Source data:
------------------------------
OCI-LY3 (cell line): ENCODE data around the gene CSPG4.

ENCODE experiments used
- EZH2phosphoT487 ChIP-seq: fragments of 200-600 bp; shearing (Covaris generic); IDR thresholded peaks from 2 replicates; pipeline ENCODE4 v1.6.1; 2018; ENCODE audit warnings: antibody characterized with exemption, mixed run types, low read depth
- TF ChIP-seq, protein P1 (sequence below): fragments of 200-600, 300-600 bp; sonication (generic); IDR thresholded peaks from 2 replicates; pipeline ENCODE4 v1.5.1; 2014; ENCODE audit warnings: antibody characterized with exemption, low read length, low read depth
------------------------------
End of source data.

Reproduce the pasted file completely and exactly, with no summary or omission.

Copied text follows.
OCI-LY3 (cell line): ENCODE data around the gene CSPG4.

ENCODE experiments used
- EZH2phosphoT487 ChIP-seq: fragments of 200-600 bp; shearing (Covaris generic); IDR thresholded peaks from 2 replicates; pipeline ENCODE4 v1.6.1; 2018; ENCODE audit warnings: antibody characterized with exemption, mixed run types, low read depth
- TF ChIP-seq, protein P1 (sequence below): fragments of 200-600, 300-600 bp; sonication (generic); IDR thresholded peaks from 2 replicates; pipeline ENCODE4 v1.5.1; 2014; ENCODE audit warnings: antibody characterized with exemption, low read length, low read depth